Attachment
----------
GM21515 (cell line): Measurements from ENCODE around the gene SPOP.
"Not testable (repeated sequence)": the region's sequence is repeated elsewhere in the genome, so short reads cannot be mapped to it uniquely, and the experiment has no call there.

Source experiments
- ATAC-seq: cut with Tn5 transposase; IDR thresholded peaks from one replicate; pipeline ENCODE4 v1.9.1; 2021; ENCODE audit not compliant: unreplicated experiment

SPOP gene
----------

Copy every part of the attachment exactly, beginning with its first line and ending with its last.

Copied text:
GM21515 (cell line): Measurements from ENCODE around the gene SPOP.
"Not testable (repeated sequence)": the region's sequence is repeated elsewhere in the genome, so short reads cannot be mapped to it uniquely, and the experiment has no call there.

Source experiments
- ATAC-seq: cut with Tn5 transposase; IDR thresholded peaks from one replicate; pipeline ENCODE4 v1.9.1; 2021; ENCODE audit not compliant: unreplicated experiment

SPOP gene